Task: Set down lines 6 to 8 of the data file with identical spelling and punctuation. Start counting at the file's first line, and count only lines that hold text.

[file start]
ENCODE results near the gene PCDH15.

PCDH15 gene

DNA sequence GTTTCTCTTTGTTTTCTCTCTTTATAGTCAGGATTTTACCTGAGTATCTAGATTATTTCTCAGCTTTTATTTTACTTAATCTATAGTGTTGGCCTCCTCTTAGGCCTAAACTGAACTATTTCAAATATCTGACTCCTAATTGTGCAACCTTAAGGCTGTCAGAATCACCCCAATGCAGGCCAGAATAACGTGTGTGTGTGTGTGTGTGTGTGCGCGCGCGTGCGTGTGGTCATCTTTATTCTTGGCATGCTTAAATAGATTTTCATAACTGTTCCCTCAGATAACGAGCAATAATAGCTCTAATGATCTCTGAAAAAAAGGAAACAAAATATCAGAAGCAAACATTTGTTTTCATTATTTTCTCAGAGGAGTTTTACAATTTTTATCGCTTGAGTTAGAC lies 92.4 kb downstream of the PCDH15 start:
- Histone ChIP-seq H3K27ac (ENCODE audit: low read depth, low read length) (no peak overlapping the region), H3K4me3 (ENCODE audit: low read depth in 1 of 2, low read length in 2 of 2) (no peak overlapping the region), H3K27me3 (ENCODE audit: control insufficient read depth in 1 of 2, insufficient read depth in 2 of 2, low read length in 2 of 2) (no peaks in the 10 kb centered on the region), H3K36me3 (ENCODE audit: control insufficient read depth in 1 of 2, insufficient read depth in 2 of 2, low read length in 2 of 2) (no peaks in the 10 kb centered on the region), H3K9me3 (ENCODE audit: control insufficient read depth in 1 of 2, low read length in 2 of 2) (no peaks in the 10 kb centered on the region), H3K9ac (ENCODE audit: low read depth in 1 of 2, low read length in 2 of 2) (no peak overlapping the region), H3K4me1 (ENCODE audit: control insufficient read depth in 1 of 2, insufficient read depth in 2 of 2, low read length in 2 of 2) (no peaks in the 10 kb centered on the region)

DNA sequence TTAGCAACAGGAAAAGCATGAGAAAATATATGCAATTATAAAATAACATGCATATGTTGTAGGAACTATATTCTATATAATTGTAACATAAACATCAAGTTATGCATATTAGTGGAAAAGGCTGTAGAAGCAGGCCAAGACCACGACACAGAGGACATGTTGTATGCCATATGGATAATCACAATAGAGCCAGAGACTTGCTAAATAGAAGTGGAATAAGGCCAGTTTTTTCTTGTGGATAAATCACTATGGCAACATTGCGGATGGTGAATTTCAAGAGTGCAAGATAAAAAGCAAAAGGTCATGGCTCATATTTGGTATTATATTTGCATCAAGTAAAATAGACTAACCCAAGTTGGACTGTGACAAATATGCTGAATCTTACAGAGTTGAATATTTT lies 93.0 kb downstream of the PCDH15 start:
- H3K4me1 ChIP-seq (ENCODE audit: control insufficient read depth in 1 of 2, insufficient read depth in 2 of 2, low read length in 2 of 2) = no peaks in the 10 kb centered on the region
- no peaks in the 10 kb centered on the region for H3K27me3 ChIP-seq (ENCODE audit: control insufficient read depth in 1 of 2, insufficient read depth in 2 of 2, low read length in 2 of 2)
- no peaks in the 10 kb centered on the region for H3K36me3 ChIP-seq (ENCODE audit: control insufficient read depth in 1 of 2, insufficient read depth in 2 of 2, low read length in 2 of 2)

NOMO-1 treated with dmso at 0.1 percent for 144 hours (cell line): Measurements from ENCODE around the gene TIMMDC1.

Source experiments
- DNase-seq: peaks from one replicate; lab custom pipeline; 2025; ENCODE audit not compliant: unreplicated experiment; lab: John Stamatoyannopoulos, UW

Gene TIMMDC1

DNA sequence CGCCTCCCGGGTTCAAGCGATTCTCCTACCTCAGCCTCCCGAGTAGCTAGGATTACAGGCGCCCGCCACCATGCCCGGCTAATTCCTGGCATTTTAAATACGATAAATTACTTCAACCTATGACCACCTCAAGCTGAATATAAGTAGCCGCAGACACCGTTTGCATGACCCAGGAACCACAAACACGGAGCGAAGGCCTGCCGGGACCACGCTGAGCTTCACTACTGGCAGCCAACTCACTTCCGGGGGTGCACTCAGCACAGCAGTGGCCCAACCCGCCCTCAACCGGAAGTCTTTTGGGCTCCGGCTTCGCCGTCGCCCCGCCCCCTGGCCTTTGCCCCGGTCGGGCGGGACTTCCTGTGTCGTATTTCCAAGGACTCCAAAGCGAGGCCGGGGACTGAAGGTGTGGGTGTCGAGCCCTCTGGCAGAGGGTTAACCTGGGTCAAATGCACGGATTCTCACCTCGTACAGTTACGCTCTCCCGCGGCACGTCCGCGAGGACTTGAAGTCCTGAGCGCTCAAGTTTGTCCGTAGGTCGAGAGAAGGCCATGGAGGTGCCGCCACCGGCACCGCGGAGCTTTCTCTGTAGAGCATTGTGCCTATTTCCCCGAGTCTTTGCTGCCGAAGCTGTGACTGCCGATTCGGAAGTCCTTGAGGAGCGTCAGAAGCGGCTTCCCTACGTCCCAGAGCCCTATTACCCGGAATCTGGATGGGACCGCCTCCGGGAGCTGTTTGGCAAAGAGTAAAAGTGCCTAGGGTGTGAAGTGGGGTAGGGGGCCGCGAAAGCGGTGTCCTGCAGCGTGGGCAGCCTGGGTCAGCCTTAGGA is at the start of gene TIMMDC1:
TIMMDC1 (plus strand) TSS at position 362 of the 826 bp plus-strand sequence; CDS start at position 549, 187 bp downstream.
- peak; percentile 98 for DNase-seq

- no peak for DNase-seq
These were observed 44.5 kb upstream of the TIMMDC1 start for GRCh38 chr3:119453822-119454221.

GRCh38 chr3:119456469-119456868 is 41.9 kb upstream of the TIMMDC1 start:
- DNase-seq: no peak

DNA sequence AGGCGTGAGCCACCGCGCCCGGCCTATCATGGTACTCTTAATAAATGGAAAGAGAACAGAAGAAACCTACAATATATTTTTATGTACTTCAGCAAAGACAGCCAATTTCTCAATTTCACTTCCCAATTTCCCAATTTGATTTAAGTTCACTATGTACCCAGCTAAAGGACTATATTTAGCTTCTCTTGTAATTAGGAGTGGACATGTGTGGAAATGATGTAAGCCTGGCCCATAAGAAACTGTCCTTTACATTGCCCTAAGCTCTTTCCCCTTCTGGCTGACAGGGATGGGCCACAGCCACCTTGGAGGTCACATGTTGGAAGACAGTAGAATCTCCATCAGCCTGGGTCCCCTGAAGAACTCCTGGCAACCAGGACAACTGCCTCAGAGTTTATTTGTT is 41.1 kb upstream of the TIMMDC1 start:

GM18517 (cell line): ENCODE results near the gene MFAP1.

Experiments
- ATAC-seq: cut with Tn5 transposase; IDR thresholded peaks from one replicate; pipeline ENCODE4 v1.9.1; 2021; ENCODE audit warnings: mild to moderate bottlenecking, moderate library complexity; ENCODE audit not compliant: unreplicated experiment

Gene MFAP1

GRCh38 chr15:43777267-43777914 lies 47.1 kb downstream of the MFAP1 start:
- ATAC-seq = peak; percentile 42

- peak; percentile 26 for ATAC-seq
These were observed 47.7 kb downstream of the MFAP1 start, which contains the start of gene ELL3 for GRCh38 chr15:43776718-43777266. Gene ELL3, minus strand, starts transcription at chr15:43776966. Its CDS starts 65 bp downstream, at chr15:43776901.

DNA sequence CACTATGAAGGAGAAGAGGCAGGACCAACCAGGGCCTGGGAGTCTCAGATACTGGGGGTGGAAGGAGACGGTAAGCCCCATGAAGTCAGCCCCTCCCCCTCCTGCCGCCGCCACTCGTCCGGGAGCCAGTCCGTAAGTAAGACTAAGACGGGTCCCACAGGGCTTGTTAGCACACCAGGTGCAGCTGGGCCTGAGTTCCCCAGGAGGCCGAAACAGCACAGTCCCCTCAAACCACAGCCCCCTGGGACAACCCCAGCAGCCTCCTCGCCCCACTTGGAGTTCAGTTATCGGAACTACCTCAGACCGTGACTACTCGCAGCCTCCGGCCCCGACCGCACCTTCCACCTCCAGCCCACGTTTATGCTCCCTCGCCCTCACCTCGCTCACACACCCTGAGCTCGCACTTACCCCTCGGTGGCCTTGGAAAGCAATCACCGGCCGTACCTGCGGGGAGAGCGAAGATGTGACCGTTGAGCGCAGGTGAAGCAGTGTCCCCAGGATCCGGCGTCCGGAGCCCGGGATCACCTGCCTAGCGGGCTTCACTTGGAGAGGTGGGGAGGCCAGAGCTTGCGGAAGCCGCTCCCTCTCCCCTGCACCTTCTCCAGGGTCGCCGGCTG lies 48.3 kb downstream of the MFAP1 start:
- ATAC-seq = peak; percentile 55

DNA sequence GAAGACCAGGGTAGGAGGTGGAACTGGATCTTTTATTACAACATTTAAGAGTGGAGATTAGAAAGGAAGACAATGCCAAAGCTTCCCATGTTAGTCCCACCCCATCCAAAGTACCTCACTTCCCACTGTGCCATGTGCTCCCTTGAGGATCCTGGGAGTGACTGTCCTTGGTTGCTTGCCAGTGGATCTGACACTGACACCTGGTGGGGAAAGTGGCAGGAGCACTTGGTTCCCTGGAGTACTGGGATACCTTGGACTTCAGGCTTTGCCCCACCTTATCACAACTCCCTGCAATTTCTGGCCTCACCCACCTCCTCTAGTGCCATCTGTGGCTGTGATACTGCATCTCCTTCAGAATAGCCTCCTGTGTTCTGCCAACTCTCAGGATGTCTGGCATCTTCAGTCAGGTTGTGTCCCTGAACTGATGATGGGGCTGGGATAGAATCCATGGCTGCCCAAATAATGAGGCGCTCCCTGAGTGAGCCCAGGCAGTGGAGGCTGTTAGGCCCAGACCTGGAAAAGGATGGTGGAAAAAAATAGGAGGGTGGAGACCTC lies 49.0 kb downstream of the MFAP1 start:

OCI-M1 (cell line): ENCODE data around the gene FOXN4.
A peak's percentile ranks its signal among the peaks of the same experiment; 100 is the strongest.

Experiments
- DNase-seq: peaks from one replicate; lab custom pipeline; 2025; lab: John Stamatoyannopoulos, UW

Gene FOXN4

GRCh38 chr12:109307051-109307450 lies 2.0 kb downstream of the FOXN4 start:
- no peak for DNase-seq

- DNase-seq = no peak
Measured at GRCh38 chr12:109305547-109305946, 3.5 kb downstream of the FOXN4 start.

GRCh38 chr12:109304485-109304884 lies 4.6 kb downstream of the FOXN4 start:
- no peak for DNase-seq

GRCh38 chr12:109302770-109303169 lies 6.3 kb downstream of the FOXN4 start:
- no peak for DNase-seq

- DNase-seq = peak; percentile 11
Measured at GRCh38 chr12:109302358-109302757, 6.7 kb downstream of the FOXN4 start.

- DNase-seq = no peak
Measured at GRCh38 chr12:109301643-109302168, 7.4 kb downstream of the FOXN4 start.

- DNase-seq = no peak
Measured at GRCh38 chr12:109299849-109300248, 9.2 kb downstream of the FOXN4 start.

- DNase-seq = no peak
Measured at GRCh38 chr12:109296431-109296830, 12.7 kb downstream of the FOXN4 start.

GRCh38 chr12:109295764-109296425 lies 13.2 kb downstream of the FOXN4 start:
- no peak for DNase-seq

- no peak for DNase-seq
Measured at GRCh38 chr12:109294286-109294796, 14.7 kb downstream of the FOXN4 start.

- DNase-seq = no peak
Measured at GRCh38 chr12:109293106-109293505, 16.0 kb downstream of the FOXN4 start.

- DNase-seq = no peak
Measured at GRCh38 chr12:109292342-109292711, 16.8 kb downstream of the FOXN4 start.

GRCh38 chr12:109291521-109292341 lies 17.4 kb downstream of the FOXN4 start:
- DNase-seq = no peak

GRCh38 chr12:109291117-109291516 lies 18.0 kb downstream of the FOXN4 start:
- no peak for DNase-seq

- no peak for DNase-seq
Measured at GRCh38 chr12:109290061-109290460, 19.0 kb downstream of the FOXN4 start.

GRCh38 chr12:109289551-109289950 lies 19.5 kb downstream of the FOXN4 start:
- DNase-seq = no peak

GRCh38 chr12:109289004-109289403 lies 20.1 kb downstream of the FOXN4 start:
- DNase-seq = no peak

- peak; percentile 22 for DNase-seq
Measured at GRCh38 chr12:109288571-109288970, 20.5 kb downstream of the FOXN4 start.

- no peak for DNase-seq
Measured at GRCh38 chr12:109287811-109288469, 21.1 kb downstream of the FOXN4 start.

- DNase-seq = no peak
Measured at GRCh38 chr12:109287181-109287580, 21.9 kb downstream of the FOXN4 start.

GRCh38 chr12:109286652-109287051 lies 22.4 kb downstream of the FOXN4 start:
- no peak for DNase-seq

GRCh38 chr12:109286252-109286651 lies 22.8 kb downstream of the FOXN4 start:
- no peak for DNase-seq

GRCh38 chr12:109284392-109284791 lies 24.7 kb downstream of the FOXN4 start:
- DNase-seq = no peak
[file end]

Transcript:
- H3K4me1 ChIP-seq (ENCODE audit: control insufficient read depth in 1 of 2, insufficient read depth in 2 of 2, low read length in 2 of 2) = no peaks in the 10 kb centered on the region
- no peaks in the 10 kb centered on the region for H3K27me3 ChIP-seq (ENCODE audit: control insufficient read depth in 1 of 2, insufficient read depth in 2 of 2, low read length in 2 of 2)
- no peaks in the 10 kb centered on the region for H3K36me3 ChIP-seq (ENCODE audit: control insufficient read depth in 1 of 2, insufficient read depth in 2 of 2, low read length in 2 of 2)